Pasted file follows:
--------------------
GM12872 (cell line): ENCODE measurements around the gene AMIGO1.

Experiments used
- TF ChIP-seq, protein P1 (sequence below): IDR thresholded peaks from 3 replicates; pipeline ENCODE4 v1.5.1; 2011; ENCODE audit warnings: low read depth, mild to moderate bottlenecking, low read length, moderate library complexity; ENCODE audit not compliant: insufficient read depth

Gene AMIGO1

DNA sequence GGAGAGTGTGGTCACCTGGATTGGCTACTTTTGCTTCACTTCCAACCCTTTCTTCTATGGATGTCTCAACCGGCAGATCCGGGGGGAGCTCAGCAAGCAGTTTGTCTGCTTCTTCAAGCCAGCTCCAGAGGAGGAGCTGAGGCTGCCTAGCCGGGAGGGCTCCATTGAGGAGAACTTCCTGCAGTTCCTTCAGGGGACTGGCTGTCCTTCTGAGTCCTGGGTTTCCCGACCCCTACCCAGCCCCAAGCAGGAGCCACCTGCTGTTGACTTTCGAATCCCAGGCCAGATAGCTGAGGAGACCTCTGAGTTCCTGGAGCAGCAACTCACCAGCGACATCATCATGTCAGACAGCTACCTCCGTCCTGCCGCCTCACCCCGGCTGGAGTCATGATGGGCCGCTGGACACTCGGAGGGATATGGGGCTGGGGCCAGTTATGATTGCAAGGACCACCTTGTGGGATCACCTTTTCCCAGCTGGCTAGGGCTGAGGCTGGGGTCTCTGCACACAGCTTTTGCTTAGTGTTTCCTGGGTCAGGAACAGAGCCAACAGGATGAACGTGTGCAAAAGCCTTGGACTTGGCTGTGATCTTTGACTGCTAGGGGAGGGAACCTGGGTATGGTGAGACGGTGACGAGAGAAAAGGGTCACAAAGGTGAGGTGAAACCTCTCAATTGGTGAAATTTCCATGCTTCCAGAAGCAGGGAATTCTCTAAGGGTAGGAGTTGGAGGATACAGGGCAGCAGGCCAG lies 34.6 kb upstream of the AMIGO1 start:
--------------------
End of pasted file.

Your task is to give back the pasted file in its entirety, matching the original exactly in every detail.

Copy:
GM12872 (cell line): ENCODE measurements around the gene AMIGO1.

Experiments used
- TF ChIP-seq, protein P1 (sequence below): IDR thresholded peaks from 3 replicates; pipeline ENCODE4 v1.5.1; 2011; ENCODE audit warnings: low read depth, mild to moderate bottlenecking, low read length, moderate library complexity; ENCODE audit not compliant: insufficient read depth

Gene AMIGO1

DNA sequence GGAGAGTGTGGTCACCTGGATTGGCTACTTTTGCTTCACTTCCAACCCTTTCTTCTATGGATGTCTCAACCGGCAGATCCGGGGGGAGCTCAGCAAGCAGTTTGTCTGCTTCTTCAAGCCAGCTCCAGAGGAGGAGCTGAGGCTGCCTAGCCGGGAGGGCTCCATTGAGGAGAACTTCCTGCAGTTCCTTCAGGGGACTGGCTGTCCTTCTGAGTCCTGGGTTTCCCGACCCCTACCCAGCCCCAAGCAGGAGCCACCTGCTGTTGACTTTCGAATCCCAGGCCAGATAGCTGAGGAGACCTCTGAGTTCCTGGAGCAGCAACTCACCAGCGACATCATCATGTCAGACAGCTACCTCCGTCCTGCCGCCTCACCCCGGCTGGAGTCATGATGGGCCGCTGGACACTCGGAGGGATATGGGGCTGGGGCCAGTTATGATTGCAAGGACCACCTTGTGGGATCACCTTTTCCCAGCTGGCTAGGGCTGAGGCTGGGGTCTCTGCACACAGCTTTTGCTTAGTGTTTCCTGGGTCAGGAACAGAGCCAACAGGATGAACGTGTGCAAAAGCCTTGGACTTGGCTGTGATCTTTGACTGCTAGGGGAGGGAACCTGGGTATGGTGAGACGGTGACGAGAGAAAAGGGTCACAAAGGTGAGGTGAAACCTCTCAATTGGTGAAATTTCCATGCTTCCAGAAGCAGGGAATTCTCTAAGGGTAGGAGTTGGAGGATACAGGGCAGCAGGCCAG lies 34.6 kb upstream of the AMIGO1 start: